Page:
Will Olmert Survive?

After Israel’s inability last summer to achieve a conclusive victory over Hezbollah in southern Lebanon, public pressure forced Prime Minister Ehud Olmert’s government to appoint a commission to examine the causes of this surprising failure. How could a small militia, numbering less than a few thousand combatants, survive the onslaught of the Middle East’s most formidable military machine?

The commission, headed by retired Supreme Court judge Eliyahu Winograd, has just published its interim report. Its criticism of Olmert, Defense Minister Amir Peretz, and Chief-of-Staff Dan Halutz – set forth in a detailed and meticulous 117-page assessment – is harsh, but not surprising. The Winograd Commission articulated what most Israelis already think: Olmert and Peretz lacked the military, security, and policy experience to confront a terrorist organization that raided Israeli territory, killed a number of soldiers and kidnapped two, and then launched thousands of rockets on civilian targets for over a month.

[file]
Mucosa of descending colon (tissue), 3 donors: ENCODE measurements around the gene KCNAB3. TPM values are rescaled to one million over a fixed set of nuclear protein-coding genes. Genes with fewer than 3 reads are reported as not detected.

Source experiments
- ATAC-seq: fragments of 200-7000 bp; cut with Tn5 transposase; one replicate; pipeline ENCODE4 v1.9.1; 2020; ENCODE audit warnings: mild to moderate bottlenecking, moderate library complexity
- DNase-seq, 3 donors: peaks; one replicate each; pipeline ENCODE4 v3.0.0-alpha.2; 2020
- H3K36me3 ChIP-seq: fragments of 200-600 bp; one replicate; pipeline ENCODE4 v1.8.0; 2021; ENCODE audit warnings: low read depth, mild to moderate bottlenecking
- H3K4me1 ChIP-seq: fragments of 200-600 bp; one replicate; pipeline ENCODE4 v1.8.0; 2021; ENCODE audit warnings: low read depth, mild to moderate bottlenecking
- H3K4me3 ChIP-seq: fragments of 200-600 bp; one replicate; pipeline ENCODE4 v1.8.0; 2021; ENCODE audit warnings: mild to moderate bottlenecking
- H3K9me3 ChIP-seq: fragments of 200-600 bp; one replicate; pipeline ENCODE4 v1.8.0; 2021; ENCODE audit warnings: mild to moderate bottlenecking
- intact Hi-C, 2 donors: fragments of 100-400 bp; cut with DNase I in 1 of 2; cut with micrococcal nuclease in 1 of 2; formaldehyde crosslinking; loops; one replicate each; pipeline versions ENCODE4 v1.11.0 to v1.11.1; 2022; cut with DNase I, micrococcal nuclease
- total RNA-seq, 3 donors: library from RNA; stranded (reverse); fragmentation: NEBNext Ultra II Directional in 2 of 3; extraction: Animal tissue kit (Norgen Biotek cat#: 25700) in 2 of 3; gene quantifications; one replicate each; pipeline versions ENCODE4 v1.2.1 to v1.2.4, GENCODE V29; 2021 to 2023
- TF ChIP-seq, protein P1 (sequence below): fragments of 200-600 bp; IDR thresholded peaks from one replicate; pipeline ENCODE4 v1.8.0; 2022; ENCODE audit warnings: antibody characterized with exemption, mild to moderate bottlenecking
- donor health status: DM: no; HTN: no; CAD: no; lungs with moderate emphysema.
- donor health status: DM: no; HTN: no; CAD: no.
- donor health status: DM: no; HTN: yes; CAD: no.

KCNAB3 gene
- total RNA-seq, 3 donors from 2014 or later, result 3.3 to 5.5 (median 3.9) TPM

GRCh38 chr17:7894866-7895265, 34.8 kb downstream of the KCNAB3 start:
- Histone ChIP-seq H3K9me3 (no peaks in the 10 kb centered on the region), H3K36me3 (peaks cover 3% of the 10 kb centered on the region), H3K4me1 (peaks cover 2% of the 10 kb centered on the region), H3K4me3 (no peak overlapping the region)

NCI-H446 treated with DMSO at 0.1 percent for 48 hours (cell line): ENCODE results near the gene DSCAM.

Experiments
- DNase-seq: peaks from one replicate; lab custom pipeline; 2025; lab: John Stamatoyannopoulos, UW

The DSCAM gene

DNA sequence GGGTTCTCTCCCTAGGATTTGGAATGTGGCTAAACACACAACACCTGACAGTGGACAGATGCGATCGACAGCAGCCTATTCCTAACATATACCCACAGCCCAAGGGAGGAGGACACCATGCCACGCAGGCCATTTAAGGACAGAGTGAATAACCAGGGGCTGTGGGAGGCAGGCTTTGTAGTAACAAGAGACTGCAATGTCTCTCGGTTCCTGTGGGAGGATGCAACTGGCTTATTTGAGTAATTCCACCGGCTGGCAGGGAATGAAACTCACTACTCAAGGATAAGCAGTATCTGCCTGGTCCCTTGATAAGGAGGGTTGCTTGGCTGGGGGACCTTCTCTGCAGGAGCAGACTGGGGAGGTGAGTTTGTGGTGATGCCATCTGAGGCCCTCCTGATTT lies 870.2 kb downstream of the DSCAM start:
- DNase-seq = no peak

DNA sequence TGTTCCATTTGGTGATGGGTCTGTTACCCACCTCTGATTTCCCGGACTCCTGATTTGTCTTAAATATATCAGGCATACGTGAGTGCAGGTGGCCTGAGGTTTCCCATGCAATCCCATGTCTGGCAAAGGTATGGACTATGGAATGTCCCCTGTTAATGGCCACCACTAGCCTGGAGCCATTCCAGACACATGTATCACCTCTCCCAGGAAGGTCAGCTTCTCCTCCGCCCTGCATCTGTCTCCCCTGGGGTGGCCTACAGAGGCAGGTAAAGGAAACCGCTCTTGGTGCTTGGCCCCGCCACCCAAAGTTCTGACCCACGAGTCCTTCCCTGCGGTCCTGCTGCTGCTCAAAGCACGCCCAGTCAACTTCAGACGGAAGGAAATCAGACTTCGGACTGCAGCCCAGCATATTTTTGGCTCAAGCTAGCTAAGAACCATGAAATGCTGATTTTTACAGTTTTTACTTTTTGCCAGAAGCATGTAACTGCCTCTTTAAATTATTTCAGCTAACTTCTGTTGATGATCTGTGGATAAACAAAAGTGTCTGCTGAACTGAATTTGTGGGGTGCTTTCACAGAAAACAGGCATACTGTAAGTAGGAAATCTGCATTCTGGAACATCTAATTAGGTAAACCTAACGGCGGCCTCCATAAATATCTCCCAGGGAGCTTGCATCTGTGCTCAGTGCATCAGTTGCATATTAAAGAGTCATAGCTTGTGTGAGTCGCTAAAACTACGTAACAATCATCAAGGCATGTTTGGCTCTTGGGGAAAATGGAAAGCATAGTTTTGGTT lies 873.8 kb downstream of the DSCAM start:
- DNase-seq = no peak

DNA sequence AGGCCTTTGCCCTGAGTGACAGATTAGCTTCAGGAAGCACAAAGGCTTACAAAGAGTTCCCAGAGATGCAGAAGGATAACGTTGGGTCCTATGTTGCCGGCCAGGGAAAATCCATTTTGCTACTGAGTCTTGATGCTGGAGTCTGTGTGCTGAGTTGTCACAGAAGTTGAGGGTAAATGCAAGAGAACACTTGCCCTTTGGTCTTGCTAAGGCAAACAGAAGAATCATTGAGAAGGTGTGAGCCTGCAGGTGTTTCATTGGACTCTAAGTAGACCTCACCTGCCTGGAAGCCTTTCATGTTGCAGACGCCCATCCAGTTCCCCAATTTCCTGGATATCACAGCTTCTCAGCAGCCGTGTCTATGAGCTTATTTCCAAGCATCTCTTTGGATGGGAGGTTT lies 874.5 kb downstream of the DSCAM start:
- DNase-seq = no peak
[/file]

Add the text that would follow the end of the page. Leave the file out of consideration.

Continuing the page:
Indeed, the inexperience of the prime minister and the defense minister are unprecedented in Israel’s history. Olmert, who stepped into Ariel Sharon’s shoes as leader of the new Kadima Party, was considered a competent but lackluster parliamentarian – and later mayor of Jerusalem – who was known more for his polemical style than for his political stature or gravitas.

For most Israelis, even those who voted for him as the bearer of Sharon’s legacy after the Gaza disengagement, Olmert thus remained the accidental prime minister. Likewise, Peretz, a rabble-rousing but effective trade unionist, surprised all when he won the Labor Party’s leadership primary and then chose the defense portfolio over the treasury.